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PostPosted: Fri Dec 30, 2011 8:14 am 
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Could some of you Tandem Island owner's out there comment on how well (or poorly) the TI operates under solo, pedal-only power with the amas installed, either folded in or out. I've read a number of reviews about this boat, but have found little to nothing about how it operates under pedal-power. If I buy one of these, I suspect taat I"ll be operating solo 90% of the time, and while I'll be sailing when I can, I also want to pedal up some of the smaller streams and guts. Thanks.


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PostPosted: Fri Dec 30, 2011 9:08 am 
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Location: Maui, Hawaii
In my opinion, the TI solo takes a bit more leg power to start moving (more mass) and a little more pedal speed or preasure to keep at the same speed as an AI. Not as much more as I expected, but noticable.

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PostPosted: Fri Dec 30, 2011 11:29 am 
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Here is some actual data for you.

I have had my eye on a pedaling only trip of 11 miles, this trip was for the express purpose of guaging how long it would take me to cover a given distance.

This was without the akas, amas or sail onboard. The air temp was 70, but water was near 50, so I was in my dry suit. I was uncomfortably hot and did not push myself at all. I could have repeated the trip and increased my speed with no problem if I had removed the wool/poly long johns I had on under the dry suit.

I really didn't notice much difference between this trip and what pedaling I have done with the amas/akas/sail onboard.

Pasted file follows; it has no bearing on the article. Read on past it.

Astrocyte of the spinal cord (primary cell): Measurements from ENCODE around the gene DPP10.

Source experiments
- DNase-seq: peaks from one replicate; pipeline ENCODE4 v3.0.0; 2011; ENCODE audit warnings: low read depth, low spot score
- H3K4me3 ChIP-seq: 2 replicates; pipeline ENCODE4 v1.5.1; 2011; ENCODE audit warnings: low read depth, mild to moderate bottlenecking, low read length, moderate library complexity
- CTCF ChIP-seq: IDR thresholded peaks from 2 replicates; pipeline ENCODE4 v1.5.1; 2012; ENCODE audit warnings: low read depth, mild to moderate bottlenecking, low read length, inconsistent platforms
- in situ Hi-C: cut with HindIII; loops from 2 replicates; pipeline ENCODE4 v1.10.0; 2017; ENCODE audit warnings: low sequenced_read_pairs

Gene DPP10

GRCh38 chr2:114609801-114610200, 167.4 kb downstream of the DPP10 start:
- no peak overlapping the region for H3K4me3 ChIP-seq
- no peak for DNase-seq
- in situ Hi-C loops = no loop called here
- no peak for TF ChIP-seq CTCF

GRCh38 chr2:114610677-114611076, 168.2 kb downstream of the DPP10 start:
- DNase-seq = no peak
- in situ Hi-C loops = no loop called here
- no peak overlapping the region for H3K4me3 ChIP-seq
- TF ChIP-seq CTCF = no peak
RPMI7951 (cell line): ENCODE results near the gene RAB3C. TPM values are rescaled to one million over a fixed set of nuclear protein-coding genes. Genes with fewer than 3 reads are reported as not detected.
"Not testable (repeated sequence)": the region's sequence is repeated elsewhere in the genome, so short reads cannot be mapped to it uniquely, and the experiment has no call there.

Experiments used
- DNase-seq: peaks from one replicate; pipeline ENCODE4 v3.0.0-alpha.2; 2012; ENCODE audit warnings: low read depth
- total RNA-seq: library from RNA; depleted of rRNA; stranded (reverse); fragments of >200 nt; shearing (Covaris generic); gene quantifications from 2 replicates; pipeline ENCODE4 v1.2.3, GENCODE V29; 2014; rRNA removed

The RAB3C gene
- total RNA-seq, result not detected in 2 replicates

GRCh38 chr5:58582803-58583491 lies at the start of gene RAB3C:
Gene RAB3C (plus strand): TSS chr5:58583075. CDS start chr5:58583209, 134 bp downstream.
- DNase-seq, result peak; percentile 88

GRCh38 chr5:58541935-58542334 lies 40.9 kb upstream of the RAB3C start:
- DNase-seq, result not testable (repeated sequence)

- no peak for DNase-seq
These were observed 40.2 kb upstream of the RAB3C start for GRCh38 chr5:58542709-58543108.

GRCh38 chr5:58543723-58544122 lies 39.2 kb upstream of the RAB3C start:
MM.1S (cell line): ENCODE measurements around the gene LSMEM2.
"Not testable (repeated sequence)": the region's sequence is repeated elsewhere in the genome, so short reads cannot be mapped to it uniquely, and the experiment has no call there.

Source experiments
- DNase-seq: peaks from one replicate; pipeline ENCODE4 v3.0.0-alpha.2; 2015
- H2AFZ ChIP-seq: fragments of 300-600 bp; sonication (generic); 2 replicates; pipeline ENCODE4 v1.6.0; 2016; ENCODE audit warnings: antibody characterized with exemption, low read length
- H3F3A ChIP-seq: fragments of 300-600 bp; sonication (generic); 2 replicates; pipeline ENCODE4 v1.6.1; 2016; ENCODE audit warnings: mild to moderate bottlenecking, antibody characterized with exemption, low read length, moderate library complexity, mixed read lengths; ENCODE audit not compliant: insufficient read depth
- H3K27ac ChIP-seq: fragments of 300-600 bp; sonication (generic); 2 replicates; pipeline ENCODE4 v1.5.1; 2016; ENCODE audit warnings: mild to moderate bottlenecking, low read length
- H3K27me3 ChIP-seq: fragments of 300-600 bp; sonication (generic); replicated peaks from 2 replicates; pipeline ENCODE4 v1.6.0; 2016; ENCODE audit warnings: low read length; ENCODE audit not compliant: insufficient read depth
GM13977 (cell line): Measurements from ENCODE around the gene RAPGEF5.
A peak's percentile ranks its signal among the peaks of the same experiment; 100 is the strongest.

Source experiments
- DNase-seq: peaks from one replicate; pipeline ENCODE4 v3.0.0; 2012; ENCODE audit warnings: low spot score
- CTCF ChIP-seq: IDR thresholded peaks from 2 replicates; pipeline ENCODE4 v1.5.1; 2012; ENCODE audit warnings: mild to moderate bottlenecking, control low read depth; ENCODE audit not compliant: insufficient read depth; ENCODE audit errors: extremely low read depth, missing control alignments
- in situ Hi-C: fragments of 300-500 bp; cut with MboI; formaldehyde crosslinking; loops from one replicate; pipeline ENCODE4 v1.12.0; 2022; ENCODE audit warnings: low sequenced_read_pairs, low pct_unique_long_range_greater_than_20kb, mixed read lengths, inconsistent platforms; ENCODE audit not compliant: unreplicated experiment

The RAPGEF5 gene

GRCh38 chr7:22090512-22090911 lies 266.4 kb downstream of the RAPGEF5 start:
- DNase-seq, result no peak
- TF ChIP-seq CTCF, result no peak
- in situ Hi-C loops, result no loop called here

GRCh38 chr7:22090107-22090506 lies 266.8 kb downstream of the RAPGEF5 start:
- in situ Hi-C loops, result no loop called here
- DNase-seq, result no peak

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Last edited by Herbaldew on Tue Jan 03, 2012 7:56 am, edited 1 time in total.

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PostPosted: Fri Dec 30, 2011 1:03 pm 
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That is some nice data. What was that recorded from? Also how was the wind and wave action on this trip?

I have nothing to guage from since the TI is my first peddle Kayak but I think it peddles effortlessly. I have found navigating around in tight marinas to be difficult. I got stuck trying to make a u-turn into the wind and was almost blown into some moored boats. Back paddling is not easy from the forward position with the rear akas right there. In hindsight if i had retracted the amas turning would have been tighter and back paddling easier. Oh well. Everyday is a learning experience.

Royce


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PostPosted: Fri Dec 30, 2011 1:08 pm 
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Hey, thanks for the feedback. This is some good info. Looks like it's about the same speed (hull only) as an Outback.


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PostPosted: Fri Dec 30, 2011 1:37 pm 
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From everything I have read I would think with the same person powering the boats that the adventure hull would be faster. The tandem may take longer to reach top speed but would win in the end. The adventure hull is sleeker than the outback and tends to pierce the waves allowing it to maintain it's speed. But for exploring in and out of coves the Outback would be right in its element. I wish I could afford to have them all.